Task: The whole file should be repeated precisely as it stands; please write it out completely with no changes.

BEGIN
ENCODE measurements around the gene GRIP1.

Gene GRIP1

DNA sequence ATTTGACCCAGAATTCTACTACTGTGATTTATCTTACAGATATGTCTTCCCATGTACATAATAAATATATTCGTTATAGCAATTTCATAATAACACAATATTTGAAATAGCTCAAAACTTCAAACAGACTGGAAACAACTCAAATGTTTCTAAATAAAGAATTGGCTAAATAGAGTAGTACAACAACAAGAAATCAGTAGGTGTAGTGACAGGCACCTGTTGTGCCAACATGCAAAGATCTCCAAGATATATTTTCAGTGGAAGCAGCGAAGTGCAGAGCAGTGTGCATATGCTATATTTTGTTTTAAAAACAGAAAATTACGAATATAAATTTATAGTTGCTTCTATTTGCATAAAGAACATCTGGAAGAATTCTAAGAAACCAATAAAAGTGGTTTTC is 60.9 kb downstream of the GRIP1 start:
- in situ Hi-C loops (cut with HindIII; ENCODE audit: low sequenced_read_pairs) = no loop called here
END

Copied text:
ENCODE measurements around the gene GRIP1.

Gene GRIP1

DNA sequence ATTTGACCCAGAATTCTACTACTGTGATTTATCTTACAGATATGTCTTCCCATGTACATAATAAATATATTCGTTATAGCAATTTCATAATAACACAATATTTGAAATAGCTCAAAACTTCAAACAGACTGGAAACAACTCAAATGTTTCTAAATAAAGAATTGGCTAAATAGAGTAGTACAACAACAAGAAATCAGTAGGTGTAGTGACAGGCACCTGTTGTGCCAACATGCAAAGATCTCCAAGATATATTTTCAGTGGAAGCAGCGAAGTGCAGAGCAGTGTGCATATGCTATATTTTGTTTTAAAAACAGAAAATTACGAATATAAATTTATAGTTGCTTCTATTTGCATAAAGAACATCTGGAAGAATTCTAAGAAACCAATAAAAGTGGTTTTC is 60.9 kb downstream of the GRIP1 start:
- in situ Hi-C loops (cut with HindIII; ENCODE audit: low sequenced_read_pairs) = no loop called here